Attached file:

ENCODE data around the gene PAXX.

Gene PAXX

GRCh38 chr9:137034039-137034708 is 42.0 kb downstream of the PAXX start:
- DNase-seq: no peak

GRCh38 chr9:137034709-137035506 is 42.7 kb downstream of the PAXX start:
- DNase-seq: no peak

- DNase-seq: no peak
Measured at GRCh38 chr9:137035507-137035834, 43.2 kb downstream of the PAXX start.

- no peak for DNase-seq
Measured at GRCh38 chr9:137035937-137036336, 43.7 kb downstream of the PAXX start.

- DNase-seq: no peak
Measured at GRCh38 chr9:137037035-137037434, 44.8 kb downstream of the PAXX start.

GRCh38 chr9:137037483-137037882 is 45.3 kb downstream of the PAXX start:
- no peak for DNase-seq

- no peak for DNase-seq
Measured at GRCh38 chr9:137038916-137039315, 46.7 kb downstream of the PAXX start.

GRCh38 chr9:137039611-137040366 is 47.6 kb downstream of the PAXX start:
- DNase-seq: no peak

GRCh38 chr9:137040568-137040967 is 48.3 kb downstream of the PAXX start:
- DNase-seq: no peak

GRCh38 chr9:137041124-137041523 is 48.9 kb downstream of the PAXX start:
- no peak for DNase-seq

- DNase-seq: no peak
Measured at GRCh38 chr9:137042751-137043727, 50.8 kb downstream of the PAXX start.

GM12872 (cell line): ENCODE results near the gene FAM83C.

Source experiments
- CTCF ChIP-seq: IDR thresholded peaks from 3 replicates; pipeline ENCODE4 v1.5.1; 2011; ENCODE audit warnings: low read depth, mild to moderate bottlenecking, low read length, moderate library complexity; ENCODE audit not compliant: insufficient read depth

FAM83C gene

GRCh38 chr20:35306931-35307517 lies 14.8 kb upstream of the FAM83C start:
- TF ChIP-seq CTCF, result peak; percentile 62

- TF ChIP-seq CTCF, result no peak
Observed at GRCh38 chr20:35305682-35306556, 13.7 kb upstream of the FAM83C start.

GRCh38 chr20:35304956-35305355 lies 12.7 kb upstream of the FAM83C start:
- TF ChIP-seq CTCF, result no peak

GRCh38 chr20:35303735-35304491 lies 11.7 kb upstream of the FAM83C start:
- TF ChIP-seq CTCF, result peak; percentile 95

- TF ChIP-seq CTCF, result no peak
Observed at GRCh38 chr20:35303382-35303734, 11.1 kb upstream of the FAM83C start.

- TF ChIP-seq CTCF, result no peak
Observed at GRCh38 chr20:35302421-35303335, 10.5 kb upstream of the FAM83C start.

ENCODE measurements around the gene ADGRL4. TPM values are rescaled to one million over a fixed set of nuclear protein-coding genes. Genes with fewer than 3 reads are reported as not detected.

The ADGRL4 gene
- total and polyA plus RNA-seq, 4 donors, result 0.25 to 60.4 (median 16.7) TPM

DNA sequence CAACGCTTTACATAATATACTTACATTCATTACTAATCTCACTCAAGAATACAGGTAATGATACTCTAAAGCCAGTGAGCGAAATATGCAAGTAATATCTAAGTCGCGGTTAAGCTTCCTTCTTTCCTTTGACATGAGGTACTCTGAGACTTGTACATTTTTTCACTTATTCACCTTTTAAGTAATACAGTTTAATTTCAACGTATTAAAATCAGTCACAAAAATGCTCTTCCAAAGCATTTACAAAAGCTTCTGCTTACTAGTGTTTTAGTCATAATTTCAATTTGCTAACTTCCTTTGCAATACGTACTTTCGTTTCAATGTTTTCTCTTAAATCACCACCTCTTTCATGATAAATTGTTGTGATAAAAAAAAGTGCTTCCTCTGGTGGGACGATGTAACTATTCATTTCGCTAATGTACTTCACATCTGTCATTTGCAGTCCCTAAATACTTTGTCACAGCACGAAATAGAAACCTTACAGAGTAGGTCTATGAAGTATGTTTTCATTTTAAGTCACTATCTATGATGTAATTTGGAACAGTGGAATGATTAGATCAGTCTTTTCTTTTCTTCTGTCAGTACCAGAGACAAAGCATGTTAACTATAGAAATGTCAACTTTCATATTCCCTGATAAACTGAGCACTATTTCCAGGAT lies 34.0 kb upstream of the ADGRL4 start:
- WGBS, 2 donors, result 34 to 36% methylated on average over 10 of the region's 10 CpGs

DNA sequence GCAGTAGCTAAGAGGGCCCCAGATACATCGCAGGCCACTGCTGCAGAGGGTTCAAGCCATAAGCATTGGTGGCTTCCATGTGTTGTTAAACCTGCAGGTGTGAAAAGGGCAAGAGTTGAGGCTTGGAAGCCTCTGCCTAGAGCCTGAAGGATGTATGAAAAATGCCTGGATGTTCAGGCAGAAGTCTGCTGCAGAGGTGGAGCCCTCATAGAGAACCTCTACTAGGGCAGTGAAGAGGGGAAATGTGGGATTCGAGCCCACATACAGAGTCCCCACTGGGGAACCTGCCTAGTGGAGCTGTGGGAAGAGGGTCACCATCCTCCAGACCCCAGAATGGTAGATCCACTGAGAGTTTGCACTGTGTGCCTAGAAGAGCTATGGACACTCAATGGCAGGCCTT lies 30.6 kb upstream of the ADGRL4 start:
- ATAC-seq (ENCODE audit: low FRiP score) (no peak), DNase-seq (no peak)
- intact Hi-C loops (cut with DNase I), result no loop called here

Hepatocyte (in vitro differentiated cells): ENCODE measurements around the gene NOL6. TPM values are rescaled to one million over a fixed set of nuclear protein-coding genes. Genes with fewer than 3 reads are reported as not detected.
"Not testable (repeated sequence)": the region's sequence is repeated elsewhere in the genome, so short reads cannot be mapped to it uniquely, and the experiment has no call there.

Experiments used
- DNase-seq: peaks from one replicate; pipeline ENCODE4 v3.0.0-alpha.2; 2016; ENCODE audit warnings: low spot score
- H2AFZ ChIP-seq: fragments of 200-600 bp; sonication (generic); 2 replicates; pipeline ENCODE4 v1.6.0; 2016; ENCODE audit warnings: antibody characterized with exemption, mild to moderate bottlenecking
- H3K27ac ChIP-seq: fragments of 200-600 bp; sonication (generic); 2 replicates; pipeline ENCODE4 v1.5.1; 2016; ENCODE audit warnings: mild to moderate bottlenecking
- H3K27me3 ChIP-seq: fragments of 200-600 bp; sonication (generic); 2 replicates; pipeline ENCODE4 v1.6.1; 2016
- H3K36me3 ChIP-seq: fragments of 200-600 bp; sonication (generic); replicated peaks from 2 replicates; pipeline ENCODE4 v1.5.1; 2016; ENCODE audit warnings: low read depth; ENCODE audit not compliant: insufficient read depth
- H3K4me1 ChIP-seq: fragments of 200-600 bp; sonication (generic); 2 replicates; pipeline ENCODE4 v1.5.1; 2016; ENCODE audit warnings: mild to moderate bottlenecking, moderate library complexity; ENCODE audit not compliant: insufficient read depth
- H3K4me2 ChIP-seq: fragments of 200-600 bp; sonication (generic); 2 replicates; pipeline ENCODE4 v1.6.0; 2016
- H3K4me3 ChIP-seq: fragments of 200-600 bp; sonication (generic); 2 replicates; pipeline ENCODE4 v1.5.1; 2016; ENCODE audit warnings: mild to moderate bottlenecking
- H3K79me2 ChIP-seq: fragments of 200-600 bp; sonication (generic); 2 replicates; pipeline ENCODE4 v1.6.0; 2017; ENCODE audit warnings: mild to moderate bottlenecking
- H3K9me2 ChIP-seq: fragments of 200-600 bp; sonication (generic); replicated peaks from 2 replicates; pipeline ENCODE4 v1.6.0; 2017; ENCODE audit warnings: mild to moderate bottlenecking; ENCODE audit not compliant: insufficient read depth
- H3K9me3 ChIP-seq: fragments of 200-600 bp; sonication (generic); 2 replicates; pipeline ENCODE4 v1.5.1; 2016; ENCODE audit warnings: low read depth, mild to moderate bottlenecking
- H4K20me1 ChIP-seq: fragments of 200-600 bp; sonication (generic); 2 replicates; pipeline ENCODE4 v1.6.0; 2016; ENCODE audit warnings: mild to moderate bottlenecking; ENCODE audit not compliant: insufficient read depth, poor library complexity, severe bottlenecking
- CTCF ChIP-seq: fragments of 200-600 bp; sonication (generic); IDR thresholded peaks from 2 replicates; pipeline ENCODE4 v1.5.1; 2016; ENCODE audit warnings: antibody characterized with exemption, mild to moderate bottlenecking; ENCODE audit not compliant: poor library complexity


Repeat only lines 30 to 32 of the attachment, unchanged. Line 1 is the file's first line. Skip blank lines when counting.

- TF ChIP-seq CTCF, result peak; percentile 62

- TF ChIP-seq CTCF, result no peak
Observed at GRCh38 chr20:35305682-35306556, 13.7 kb upstream of the FAM83C start.